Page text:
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A new Wisconsin law takes effect Saturday, Oct. 1, 2016, making it illegal to talk on a hand-held mobile device while driving through a work zone. The law is part of Wisconsin’s continued efforts to reduce distracted driving and enhance highway safety.
“Holding a phone up to the ear takes precious attention away from the road,” says David Pabst, director of the WisDOT Bureau of Transportation Safety. “In a work zone, there are narrow, shifting lanes and there is a lot of activity occurring in a condensed space. It’s vitally important that drivers stay focused and alert at all times.”
Drivers face fines of up to $40 on first offense and up to $100 for subsequent offenses. The law applies to anyone operating a motor vehicle within a work zone, including commercial drivers and workers. There’s a simple rule to ensure compliance with the law: “See orange cones? Put down the phones!”
Mobile device use continues to be a leading cause of distracted driving. Texting while driving already is illegal in Wisconsin. The hand-held device law builds on efforts to enhance safety by creating an additional tool to curtail inattentive driving.
From 2011 to 2015, 47 people have been killed and 3,592 were injured in a total of 9,664 crashes in Wisconsin work zones. Year over year, the figures have shown steady growth. In 2011, there were seven fatalities and 750 injuries resulting from 1,708 work zone crashes. In 2015, there were 13 fatalities and 645 injuries resulting from 2,411 work zone crashes. Motorists and passengers suffer the vast majority of injuries and deaths.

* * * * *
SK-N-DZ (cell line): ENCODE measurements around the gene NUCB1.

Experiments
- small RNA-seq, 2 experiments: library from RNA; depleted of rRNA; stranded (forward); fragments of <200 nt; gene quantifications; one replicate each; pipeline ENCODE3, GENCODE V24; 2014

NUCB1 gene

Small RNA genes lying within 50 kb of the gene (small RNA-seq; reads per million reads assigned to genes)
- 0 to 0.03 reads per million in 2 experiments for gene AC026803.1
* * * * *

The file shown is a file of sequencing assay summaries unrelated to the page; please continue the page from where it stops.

“Distracted driving kills indiscriminately, but each of us has the opportunity to do the right thing for safety out on the road,” says Pabst. “The more we work to eliminate distractions and focus on driving, the safer each of us will be.”
There is an exemption granted in the event a motorist must use a hand-held mobile device to call 911. Bluetooth and hands-free devices remain legal to use while driving through a work zone, but drivers are encouraged to refrain from phone calls altogether to give undivided attention to the road.
“A lot can happen-fast-out on the highway,” says Pabst. “A vehicle traveling 55 mph covers the length of a football field in less than five seconds.”
Giving undivided attention to the road:
• Consider turning off the phone until you reach your destination.
• During a long drive, consider leaving a voice mail explaining how long you’ll be unavailable.
• If you have to make a call, find a secure place to pull over and stop, such as a wayside or a gas station.